There can also be administrative fees; surrender charges, if you take money outside of the contracted parameters; mortality expenses; rider costs; transfer charges; management fees; distribution charges; third-party transfer charges; contract fees; and redemption fees.
You must understand all the fees associated with the type of annuity you’re considering; your financial advisor should be open, honest, and clear about all expenses of the contract.
How do I find the best rate?
One of the biggest mistakes people make is not shopping around. They buy an annuity from their current financial manager, while other more appealing options are available through other companies.
A good adviser can scan the breadth and depth of the annuity market to find you the best rate and most appropriate product, offering you the peace of mind that you’ll be financially secure in later life.
Learn more about annuities here
The views expressed in this article are not to be construed as personal advice. You should contact a qualified and ideally regulated adviser in order to obtain up-to-date personal advice with regard to your own personal circumstances. If you do not then you are acting under your own authority and deemed “execution only”. The author does not accept any liability for people acting without personalised advice, who base a decision on views expressed in this generic article. Where this article is dated then it is based on legislation as of the date. Legislation changes but articles are rarely updated, although sometimes a new article is written; so, please check for later articles or changes in legislation on official government websites, as this article should not be relied on in isolation.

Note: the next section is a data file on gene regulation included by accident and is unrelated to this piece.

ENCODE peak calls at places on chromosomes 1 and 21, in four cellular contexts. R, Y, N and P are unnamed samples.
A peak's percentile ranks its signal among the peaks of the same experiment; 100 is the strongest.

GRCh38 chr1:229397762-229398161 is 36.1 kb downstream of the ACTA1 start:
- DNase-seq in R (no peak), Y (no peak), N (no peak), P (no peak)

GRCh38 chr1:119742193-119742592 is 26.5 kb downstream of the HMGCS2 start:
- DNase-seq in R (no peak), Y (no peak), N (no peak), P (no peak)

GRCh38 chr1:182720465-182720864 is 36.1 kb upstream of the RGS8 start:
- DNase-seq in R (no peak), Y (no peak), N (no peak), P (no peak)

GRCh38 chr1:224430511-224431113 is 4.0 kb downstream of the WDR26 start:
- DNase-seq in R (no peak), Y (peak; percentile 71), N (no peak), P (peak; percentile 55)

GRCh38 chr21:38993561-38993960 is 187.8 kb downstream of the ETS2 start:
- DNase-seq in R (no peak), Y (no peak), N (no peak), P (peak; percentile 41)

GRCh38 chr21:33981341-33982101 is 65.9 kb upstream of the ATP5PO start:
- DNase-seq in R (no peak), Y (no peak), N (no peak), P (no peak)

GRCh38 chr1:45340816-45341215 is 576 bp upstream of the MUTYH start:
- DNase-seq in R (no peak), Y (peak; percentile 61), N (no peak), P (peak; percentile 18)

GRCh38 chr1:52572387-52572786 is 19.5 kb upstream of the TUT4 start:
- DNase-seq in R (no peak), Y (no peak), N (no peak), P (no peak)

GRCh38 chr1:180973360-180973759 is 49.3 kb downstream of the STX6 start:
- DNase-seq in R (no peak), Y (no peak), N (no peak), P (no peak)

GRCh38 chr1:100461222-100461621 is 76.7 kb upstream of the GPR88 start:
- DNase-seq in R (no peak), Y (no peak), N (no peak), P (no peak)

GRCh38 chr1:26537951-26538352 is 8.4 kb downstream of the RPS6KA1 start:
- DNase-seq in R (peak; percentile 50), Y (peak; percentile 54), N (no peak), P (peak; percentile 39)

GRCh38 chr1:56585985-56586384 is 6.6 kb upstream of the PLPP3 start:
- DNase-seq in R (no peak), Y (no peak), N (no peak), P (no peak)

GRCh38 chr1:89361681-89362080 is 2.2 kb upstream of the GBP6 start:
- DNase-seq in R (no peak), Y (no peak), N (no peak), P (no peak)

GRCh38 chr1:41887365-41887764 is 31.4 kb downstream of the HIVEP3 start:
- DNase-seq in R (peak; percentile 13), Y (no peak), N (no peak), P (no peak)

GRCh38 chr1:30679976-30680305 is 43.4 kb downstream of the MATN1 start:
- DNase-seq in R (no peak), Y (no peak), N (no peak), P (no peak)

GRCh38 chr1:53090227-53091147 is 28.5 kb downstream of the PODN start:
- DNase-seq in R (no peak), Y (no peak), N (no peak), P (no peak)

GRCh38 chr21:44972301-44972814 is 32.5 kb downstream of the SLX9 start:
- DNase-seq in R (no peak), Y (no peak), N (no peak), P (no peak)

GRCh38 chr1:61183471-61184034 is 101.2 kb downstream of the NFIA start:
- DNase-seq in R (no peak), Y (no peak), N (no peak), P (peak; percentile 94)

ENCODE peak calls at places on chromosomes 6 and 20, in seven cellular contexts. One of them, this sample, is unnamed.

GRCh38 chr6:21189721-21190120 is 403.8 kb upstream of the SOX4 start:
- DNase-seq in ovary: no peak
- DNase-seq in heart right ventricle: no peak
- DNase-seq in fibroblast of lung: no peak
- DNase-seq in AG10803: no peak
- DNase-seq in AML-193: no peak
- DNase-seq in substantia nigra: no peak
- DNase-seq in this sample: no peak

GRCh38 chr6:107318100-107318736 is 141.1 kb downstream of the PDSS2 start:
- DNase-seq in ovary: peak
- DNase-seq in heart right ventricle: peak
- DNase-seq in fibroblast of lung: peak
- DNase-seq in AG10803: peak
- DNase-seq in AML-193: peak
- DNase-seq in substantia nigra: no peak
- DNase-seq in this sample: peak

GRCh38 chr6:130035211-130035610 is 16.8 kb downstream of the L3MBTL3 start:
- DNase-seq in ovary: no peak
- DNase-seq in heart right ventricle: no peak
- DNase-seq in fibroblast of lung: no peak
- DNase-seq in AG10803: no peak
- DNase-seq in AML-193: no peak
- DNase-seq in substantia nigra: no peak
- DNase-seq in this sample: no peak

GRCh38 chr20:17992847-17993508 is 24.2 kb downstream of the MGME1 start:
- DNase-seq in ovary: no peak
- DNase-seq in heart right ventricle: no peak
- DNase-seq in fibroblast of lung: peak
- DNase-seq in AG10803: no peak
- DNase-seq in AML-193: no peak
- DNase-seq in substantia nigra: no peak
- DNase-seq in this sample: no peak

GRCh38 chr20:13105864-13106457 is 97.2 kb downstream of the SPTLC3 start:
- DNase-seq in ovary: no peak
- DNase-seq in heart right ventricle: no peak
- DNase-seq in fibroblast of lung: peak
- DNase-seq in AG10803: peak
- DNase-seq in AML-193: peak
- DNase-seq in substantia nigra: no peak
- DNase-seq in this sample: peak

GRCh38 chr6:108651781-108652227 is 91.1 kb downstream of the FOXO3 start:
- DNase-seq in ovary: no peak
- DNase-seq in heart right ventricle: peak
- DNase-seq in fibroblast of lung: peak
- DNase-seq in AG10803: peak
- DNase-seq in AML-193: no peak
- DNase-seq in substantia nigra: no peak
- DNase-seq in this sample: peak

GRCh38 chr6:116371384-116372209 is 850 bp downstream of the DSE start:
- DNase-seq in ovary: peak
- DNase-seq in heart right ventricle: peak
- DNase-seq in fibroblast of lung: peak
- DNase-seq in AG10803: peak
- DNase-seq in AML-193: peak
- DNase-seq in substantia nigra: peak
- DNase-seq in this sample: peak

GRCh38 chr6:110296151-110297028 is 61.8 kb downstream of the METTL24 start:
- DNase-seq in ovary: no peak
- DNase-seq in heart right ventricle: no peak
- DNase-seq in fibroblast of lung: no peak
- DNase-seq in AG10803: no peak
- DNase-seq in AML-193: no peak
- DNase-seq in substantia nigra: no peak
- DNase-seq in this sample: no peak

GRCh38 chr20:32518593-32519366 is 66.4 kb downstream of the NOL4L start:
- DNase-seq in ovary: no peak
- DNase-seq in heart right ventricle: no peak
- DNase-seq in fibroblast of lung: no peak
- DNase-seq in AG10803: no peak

- U.K. Annuities Are Popular Once Again
- Retirement Planning: Consider Cash Flow in Addition to Accumulation
- Retirement Planning Strategies- How Will You Pay Yourself ? Part 2
- US Social Security Rate Hike Biggest Since 1980s
- Pension Annuities
Share this story